19th October 2020
Education Systm

Botswana Sectors of Teachers Union (BOSETU) says COVID-19 as a pandemic has negatively affected the education sector by deeply disrupting the education system. The intermittent lockdowns have resulted in the halting of teaching and learning in schools.

The union indicated that the education system was caught napping and badly exposed when it came to the use of Information System (IT), technological platforms and issues of digitalisation.

“COVID-19 exposed glaring inefficiencies and deficiencies when it came to the use of ITC in schools. In view of the foregoing, we challenge government as BOSETU to invest in school ITC, technology and digitalization,” says BOSETU President Kinston Radikolo during a press conference on Tuesday.

As a consequence, the union is calling on government to prioritise education in her budgeting to provide technological infrastructure and equipment including provision of tablets to students and teachers.

“Government should invest vigorously in internet connectivity in schools and teacher’s residences if the concept of flexi-hours and virtual learning were to be achieved and have desired results,” Radikolo said.

Radikolo told journalists that COVID-19 is likely to negatively affect final year results saying that the students would sit for the final examinations having not covered enough ground in terms of curriculum coverage.

“This is so because there wasn’t any catch up plan that was put in place to recover the lost time by students. We warn that this year’s final examination results would dwindle,” he said.

The Union, which is an affiliate of Botswana Federation of Public, Private and Parastatal Union (BOFEPUSU), also indicated that COVID-19’s presence as a pandemic has complicated the role of a teacher in a school environment, saying a teacher’s role has not only transcended beyond just facilitating teaching and learning, but rather, a teacher in this COVID-19 era, is also called upon to enforce the COVID-19 preventative protocols in the school environment.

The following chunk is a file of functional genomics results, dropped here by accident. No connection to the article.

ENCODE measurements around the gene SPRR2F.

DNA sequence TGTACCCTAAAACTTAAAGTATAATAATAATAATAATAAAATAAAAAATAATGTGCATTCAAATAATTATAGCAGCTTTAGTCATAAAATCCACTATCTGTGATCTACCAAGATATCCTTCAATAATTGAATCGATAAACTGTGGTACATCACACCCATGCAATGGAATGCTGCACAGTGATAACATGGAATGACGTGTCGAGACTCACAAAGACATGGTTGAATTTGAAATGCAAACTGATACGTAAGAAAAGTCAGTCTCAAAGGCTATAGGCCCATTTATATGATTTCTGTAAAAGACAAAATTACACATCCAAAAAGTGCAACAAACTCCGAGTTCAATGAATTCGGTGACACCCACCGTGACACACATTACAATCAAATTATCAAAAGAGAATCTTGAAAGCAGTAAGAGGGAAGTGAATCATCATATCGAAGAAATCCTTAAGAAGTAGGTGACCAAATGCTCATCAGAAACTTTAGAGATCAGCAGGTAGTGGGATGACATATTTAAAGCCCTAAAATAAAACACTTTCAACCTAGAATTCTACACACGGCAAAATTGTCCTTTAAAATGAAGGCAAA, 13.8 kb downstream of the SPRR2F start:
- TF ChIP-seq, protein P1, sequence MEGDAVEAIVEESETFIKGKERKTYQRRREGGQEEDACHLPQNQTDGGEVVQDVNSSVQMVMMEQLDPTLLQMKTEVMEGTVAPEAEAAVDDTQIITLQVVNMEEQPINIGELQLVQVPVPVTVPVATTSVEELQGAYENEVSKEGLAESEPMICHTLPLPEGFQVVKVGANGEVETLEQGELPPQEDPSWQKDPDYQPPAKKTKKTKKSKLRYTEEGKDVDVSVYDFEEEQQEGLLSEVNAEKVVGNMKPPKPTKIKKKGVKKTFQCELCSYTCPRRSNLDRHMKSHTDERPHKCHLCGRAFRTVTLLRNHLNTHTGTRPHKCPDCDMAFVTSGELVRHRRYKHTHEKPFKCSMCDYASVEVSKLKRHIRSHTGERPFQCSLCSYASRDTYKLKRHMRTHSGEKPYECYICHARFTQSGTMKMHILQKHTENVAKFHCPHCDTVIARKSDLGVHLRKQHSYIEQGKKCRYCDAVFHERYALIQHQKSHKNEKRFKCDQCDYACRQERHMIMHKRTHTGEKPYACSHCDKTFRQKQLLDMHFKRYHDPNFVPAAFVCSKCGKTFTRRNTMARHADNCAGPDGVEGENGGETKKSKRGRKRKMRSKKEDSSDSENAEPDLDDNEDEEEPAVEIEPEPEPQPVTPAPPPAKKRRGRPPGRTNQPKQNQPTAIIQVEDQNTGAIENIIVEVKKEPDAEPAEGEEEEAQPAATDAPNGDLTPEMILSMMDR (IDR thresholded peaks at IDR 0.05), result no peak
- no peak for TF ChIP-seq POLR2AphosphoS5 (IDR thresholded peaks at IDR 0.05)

“This is an additional role in the duty of a teacher that needs to be recognized by the employers. Teachers by virtue of working in a congested school environment have become highly exposed and vulnerable to COVID-19, hence the reason why BOSETU would like teachers to be regarded as the frontline workers with respect to COVID-19,” says Radikolo.

BOSETU noted that the pandemic has in large scales found its way into most of the school environments, as in thus far more than 50 schools have been affected by COVID-19. The Union says this is quite a worrying phenomenon.

“As we indicated before when we queried that schools were not ready for re-opening, it has now come to pass that our fears were not far-fetched. This goes out to tell that there is deficiency in our schools when it comes to putting in place preventative protocols. In our schools, hygiene is compromised by mere absence of sanitizers, few hand-washing stations, absence of social distancing in classes,” the Union leader said.

Furthermore, Radikolo stressed that the shifting system drastically increased the workload for teachers especially in secondary schools. He says teachers in these schools experience very high loads to an extent that some of them end up teaching up to sixty four periods per week, adding that this has not only fatigued teachers, but has also negatively affected their performance and the quality of teaching.

In what the Union sees as failure to uphold and honour collective agreements by government, owing to the shift system introduced at primary schools, government is still in some instances refusing to honour an agreement with the Unions to hire more teachers to take up the extra classes.

“BOSETU notes with disgruntlement the use of pre-school teachers to teach in the mainstream schools with due regard for their specific areas of training and their job descriptions. This in our view is a variation of the terms of employment of the said teachers,” says Radikolo.

The Union has called on government to forthwith remedy this situation and hire more teachers to alleviate this otherwise unhealthy situation. BOSETU also expressed concerns of some school administrators who continuously run institutions with iron fists and in a totalitarian way.

“We have a few such hot spot schools which the Union has brought to attention the Ministry officials such as Maoka JSS, Artesia JSS, and Dukwi JSS. We are worried that the Ministry becomes sluggish in taking action against such errant school administration. In instances where action is taken, such school administrators are transferred and rotated around schools.”